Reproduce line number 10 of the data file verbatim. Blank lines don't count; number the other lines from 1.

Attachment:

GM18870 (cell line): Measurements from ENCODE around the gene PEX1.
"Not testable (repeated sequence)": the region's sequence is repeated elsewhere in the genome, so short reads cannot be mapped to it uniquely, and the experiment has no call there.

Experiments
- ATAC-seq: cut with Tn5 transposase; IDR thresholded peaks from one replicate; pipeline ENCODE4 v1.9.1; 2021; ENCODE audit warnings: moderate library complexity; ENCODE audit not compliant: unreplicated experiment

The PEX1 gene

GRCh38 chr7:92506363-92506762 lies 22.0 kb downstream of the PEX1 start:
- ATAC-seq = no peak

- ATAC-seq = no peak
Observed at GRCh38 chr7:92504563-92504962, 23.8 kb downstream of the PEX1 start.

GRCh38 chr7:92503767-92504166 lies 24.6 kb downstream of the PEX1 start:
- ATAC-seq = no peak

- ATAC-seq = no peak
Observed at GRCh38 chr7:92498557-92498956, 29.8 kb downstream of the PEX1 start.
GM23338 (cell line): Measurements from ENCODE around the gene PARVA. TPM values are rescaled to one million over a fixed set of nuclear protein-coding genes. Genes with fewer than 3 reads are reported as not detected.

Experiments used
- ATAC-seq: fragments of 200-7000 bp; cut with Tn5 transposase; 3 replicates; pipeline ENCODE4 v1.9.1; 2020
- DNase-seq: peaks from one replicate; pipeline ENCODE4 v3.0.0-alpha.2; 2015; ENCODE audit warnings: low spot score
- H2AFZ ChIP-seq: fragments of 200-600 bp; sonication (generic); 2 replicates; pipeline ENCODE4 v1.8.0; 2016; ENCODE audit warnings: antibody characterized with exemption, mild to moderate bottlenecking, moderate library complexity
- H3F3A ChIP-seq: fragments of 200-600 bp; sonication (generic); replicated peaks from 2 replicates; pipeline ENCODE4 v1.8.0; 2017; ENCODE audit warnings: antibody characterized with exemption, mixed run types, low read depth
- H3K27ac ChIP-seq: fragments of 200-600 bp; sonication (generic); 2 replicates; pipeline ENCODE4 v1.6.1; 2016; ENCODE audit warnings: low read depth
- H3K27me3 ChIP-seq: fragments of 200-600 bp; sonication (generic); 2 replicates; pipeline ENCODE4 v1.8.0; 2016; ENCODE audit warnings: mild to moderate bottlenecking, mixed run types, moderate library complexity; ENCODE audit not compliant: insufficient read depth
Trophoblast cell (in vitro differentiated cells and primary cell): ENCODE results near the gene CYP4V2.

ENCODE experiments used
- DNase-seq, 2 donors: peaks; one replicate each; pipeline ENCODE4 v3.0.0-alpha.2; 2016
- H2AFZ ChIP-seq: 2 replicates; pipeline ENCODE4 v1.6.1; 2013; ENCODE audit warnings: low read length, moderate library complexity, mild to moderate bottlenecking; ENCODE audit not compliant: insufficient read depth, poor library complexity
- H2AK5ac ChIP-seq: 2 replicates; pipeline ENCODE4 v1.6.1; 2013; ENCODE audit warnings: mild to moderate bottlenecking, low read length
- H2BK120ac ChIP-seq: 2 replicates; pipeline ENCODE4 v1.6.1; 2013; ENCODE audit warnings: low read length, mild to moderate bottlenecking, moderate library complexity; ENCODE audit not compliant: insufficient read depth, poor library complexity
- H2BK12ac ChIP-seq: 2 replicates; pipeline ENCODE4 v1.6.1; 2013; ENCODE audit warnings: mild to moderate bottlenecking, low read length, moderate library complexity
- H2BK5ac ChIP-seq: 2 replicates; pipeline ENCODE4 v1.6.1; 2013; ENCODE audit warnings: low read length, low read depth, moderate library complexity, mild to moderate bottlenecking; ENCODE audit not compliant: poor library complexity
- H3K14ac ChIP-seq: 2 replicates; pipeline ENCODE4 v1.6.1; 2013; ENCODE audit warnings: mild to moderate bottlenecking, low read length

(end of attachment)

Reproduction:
GRCh38 chr7:92503767-92504166 lies 24.6 kb downstream of the PEX1 start: